U.S. Close Mostly Lower On Late-Day Weakness

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Stocks showed a lack of direction throughout much of the trading session on Friday before coming under pressure going into the close. The major averages moved notably lower in late-day trading after spending most of the session bouncing back and forth across the unchanged line.

The major averages finished the day just off their lows of the session. The Dow slumped 305.02 points or 0.9 percent to 33,476.46, the Nasdaq slid 77.39 points or 0.7 percent to 11,004.62 and the S&P 500 fell 29.13 points or 0.7 percent to 3,934.38.

With the pullback on the day, the major averages posted steep losses for the week. The Dow tumbled by 2.8 percent, the S&P 500 and the Nasdaq plunged by 3.4 percent and 4.0 percent, respectively.

The late-day weakness on Wall Street came as traders looked ahead to next week's highly-anticipated Federal Reserve meeting.

While the Fed is widely expected to slow the pace of interest rate hikes to 50 basis points, traders have recently expressed concerns about how much further the Fed will need to raise rates in order to contain inflation.

Traders are likely to pay close attention to the Fed's accompanying statement, although a lot of key data will be released before the next meeting in late January/early February.

Adding to concerns about the outlook for interest rates, the Labor Department released a report showing U.S producer prices increased by more than expected in the month of November.

The Labor Department said its producer price index for final demand rose by 0.3 percent in November, matching upwardly revised increases in October and September.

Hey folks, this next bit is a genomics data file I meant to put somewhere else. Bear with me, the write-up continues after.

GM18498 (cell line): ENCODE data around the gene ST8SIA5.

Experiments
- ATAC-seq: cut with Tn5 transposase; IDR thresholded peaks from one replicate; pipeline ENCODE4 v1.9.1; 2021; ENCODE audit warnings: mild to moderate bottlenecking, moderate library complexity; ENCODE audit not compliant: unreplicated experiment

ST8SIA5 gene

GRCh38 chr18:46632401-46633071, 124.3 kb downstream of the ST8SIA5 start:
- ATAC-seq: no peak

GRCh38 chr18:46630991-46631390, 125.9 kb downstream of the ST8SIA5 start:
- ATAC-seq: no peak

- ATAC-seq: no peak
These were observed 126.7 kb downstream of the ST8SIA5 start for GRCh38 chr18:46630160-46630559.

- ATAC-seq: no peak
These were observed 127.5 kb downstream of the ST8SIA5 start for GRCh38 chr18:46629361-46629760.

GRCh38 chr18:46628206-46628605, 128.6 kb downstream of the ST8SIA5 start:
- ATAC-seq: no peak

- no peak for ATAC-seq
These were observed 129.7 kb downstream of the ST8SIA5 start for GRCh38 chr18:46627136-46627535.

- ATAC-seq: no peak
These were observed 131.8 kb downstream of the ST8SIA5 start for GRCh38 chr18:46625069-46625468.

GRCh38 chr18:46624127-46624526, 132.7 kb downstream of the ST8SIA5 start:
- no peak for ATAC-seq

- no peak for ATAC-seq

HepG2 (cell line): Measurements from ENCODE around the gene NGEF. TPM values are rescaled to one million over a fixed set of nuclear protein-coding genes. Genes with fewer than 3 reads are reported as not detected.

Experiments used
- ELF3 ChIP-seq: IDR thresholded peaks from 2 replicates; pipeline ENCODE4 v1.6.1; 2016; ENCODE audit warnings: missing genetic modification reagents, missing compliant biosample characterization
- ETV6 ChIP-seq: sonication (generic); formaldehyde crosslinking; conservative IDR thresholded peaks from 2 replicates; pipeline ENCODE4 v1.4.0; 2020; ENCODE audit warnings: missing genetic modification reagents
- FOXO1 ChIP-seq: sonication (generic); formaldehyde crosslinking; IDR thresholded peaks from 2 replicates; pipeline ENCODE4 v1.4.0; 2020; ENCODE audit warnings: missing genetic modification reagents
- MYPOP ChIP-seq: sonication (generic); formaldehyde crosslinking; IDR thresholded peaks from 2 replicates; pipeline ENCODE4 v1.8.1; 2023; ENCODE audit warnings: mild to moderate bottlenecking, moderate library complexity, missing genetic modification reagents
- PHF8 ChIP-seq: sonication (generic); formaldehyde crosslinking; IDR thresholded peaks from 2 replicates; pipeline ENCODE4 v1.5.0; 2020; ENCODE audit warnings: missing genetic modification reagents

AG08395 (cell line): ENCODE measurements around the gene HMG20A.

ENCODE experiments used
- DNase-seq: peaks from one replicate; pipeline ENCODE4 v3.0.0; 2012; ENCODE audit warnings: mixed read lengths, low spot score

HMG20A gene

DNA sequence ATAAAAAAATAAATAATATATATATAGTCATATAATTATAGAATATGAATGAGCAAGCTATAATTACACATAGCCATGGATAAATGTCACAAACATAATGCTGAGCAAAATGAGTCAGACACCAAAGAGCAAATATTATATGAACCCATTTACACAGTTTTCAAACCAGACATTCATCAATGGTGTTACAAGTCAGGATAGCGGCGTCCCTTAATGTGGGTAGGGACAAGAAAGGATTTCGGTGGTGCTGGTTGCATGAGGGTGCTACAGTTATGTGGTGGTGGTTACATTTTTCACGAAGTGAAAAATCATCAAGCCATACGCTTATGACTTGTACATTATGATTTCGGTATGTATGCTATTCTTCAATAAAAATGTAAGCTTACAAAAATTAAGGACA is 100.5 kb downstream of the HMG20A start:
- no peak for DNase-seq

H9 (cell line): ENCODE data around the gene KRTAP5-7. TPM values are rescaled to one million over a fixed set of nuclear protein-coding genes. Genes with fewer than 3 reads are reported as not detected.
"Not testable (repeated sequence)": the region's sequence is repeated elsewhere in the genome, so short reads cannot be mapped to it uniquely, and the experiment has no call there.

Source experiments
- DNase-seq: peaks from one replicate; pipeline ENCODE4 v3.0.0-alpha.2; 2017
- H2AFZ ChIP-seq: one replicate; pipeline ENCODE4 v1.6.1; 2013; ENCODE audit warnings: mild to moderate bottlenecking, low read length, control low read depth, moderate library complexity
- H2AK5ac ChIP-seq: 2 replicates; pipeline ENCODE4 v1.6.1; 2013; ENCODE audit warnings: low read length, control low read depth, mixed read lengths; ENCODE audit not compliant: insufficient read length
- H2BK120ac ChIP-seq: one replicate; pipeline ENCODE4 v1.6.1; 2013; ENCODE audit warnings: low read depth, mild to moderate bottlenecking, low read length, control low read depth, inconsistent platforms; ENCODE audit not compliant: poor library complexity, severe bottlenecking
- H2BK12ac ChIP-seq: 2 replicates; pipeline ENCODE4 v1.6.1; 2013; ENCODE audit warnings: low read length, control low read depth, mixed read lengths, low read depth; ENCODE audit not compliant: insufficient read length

Economists had expected producer prices to inch up by 0.1 percent compared to the 0.2 percent uptick originally reported for the previous month.

However, the negative sentiment was partly offset by a report from the University of Michigan showing a decrease in consumers' inflation expectations.

The report showed one-year inflation expectations fell to a fifteen-month low of 4.6 percent in December from 4.9 percent in November, although five-year inflation expectations held at 3.0 percent.

"Declines in short-run inflation expectations were visible across the distribution of age, income, education, as well as political party identification," said Surveys of Consumers Director Joanne Hsu.

Sector News

Energy stocks moved sharply lower over the course of the session, with a continued decrease by the price of crude oil weighing on the sector.

With crude for January delivery falling $0.44 to $71.02 a barrel, the Philadelphia Oil Service Index plunged by 3.8 percent and the NYSE Arca Oil Index dove by 2.2 percent.

Considerable weakness also emerged among biotechnology stocks, as reflected by the 1.7 percent slump by the NYSE Arca Biotechnology Index.

Networking, gold and healthcare stocks also showed significant moves to the downside as the trading day progressed.

Other Markets

In overseas trading, stock markets across the Asia-Pacific region moved mostly higher during trading on Friday. Japan's Nikkei 225 Index jumped by 1.2 percent, while Hong Kong's Hang Seng Index surged by 2.3 percent.

The major European markets also moved to the upside on the day. While the U.K.'s FTSE 100 Index inched up by 0.1 percent, the French CAC 40 Index climbed by 0.5 percent and the German DAX Index advanced by 0.7 percent.

In the bond market, treasuries extended the notable pullback seen in the previous session. As a result, the yield on the benchmark ten-year note, which moves opposite of its price, climbed 7.6 basis points to 3.567 percent.

Looking Ahead

While the Fed decision is likely to be in the spotlight next week, traders are also likely to keep an eye on reports on consumer prices, import and export prices, retail sales and industrial production.

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